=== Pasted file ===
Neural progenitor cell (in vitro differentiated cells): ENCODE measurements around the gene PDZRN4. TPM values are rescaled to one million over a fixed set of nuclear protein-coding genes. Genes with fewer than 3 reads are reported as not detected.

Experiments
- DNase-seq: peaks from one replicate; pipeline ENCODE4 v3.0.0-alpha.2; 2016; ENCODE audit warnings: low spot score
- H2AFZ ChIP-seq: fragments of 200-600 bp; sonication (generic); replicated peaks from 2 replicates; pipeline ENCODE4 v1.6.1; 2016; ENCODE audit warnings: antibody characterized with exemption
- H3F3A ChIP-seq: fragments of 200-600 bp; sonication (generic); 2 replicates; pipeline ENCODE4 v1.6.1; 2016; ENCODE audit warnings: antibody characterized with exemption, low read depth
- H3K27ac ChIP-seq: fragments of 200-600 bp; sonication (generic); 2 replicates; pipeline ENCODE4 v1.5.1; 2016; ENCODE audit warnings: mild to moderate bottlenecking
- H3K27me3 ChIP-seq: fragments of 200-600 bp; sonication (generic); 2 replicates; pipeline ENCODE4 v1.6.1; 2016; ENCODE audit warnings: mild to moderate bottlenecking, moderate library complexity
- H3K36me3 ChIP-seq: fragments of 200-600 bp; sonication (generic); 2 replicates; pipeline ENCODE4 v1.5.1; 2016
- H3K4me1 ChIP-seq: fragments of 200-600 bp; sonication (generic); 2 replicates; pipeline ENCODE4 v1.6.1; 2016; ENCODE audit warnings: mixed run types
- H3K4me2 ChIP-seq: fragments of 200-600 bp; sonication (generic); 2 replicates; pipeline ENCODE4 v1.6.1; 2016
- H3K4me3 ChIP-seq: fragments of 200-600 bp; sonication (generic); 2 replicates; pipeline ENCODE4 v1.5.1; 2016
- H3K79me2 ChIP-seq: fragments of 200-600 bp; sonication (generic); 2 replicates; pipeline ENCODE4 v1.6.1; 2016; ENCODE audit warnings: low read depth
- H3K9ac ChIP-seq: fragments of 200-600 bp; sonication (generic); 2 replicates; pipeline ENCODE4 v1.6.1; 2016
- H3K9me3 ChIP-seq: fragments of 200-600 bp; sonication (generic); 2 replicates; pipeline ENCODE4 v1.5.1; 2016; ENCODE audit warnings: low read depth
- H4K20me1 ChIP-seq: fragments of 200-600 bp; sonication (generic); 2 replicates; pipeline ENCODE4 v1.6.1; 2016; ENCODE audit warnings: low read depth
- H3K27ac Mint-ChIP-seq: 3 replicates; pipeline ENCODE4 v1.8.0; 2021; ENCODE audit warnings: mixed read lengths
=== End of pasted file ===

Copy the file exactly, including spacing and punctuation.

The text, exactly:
Neural progenitor cell (in vitro differentiated cells): ENCODE measurements around the gene PDZRN4. TPM values are rescaled to one million over a fixed set of nuclear protein-coding genes. Genes with fewer than 3 reads are reported as not detected.

Experiments
- DNase-seq: peaks from one replicate; pipeline ENCODE4 v3.0.0-alpha.2; 2016; ENCODE audit warnings: low spot score
- H2AFZ ChIP-seq: fragments of 200-600 bp; sonication (generic); replicated peaks from 2 replicates; pipeline ENCODE4 v1.6.1; 2016; ENCODE audit warnings: antibody characterized with exemption
- H3F3A ChIP-seq: fragments of 200-600 bp; sonication (generic); 2 replicates; pipeline ENCODE4 v1.6.1; 2016; ENCODE audit warnings: antibody characterized with exemption, low read depth
- H3K27ac ChIP-seq: fragments of 200-600 bp; sonication (generic); 2 replicates; pipeline ENCODE4 v1.5.1; 2016; ENCODE audit warnings: mild to moderate bottlenecking
- H3K27me3 ChIP-seq: fragments of 200-600 bp; sonication (generic); 2 replicates; pipeline ENCODE4 v1.6.1; 2016; ENCODE audit warnings: mild to moderate bottlenecking, moderate library complexity
- H3K36me3 ChIP-seq: fragments of 200-600 bp; sonication (generic); 2 replicates; pipeline ENCODE4 v1.5.1; 2016
- H3K4me1 ChIP-seq: fragments of 200-600 bp; sonication (generic); 2 replicates; pipeline ENCODE4 v1.6.1; 2016; ENCODE audit warnings: mixed run types
- H3K4me2 ChIP-seq: fragments of 200-600 bp; sonication (generic); 2 replicates; pipeline ENCODE4 v1.6.1; 2016
- H3K4me3 ChIP-seq: fragments of 200-600 bp; sonication (generic); 2 replicates; pipeline ENCODE4 v1.5.1; 2016
- H3K79me2 ChIP-seq: fragments of 200-600 bp; sonication (generic); 2 replicates; pipeline ENCODE4 v1.6.1; 2016; ENCODE audit warnings: low read depth
- H3K9ac ChIP-seq: fragments of 200-600 bp; sonication (generic); 2 replicates; pipeline ENCODE4 v1.6.1; 2016
- H3K9me3 ChIP-seq: fragments of 200-600 bp; sonication (generic); 2 replicates; pipeline ENCODE4 v1.5.1; 2016; ENCODE audit warnings: low read depth
- H4K20me1 ChIP-seq: fragments of 200-600 bp; sonication (generic); 2 replicates; pipeline ENCODE4 v1.6.1; 2016; ENCODE audit warnings: low read depth
- H3K27ac Mint-ChIP-seq: 3 replicates; pipeline ENCODE4 v1.8.0; 2021; ENCODE audit warnings: mixed read lengths